Tax Aspects of Insolvency and Bankruptcy

The current crisis caused by the COVID-19 pandemic has already caused, and will continue to cause, significant liquidity problems for some businesses. Companies whose financial difficulties threaten their very existence will have to restructure in order to avoid bankruptcy, either by availing themselves of the protection of the Companies' Creditors Arrangement Act1 (the "CCAA") or by using the proposal mechanism of the Bankruptcy and Insolvency Act2 (the "BIA"). 

Tax considerations related to an arrangement or a proposal accepted by creditors 

Making use of the provisions of the CCAA or the BIA entails tax considerations for the debtor corporation that directors and owner-operators need to consider. Some of these tax considerations are discussed below. 

In the context of the restructuring of a debtor company, creditors may accept a partial settlement of their claim or a conversion of their claim into shares in the debtor company. If a corporation is not bankrupt within the meaning of the Bankruptcy and Insolvency Act, the settlement of a debt for an amount less than its principal will have tax consequences for the debtor corporation. For example, certain tax attributes of the debtor corporation such as the balance of loss carryforwards, the undepreciated portion of the capital cost of depreciable property or the adjusted cost base of capital assets will be reduced by the amount of the reduction in the receivable, if any.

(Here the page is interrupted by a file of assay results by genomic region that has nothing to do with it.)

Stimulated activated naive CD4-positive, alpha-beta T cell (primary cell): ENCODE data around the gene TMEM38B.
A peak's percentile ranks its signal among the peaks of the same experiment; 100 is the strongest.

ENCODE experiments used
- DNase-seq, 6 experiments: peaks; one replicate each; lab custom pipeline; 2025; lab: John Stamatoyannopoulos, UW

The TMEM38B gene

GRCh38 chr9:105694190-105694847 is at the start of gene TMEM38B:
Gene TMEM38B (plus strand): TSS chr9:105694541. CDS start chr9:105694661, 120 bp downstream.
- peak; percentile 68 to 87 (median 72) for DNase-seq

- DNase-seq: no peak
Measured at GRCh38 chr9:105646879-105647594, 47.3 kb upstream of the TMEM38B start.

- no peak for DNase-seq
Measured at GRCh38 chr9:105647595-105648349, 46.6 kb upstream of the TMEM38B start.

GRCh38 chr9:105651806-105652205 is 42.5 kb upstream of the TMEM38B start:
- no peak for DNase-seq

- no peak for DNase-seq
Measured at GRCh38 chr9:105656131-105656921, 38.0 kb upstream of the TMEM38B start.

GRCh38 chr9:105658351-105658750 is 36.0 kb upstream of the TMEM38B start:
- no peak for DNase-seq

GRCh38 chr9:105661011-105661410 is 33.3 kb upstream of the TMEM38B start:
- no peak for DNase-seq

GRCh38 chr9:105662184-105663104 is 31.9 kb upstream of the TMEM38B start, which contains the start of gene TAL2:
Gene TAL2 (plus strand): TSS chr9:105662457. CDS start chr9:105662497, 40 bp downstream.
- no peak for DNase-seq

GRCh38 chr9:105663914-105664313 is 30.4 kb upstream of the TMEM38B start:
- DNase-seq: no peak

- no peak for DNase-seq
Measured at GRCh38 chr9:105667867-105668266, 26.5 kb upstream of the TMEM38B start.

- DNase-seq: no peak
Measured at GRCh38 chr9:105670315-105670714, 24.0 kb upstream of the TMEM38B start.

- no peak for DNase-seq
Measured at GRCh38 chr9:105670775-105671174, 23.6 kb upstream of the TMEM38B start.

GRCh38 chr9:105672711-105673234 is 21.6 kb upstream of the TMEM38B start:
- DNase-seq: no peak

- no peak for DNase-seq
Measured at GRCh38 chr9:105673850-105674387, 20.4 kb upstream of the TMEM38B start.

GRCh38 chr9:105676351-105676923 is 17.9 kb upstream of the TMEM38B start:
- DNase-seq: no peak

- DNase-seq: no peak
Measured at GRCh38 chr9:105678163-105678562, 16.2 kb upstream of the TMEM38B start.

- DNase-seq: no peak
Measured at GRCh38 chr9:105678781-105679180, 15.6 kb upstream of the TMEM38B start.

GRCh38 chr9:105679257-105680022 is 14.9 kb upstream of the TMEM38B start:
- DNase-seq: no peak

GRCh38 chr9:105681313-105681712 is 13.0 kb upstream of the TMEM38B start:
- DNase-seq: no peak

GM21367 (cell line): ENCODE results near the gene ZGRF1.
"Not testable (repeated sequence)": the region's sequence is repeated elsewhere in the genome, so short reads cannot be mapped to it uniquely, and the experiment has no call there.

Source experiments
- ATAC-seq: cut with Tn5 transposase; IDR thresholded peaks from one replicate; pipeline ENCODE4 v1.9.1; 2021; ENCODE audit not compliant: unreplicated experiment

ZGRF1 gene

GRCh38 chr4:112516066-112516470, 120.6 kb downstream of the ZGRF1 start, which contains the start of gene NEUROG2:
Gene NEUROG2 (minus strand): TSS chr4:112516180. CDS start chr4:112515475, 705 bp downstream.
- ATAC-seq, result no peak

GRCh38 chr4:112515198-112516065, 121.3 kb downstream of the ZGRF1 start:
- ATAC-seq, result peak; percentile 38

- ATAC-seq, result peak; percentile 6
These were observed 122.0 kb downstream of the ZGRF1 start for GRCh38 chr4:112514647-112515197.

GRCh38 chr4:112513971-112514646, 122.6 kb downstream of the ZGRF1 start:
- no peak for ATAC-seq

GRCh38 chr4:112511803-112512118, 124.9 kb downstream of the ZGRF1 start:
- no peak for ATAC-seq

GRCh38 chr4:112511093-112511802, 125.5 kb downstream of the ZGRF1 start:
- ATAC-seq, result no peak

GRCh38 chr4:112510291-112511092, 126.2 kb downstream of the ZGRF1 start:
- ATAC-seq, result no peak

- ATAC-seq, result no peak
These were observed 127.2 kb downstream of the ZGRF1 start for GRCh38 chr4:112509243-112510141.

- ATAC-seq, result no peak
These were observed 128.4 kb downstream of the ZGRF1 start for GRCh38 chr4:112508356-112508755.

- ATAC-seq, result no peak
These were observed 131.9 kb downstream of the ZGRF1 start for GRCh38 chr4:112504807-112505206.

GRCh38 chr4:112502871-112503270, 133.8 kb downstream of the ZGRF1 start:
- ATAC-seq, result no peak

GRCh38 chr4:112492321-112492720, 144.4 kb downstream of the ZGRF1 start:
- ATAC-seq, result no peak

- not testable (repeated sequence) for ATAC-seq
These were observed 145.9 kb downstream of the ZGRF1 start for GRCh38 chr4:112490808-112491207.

In certain cases, if the tax attributes of the debtor corporation are insufficient to absorb the amount of debt forgiven, inclusion in the calculation of its taxable income may occur, creating a tax liability. 

Several strategies can be adopted to limit undesirable consequences in the context of a restructuring under the Companies' Creditors Arrangement Act

As mentioned, it may be possible, among other things, to convert the debt into shares of the debtor company without causing adverse consequences, if the fair market value of the shares issued upon conversion of the debt is equal to the principal of the debt.  

In some cases, a debt held by a shareholder of the debtor company could be written off without consideration and without the need to issue shares. 

Finally, it may be possible, in certain situations, to avoid inclusion in the income of the debtor corporation through the use of certain reserve mechanisms or through tax deductions. 

Insolvency is a delicate situation for any business. Proper tax planning will allow the debtor company to maximize the effectiveness of the restructuring process offered by the CCAA. 

Our taxation team can help you set up effective planning in this context.

 

  1. R.S.C. 1985, c. C-36 and amendments
  2. R.S.C. 1985, c. B-3 and amendments
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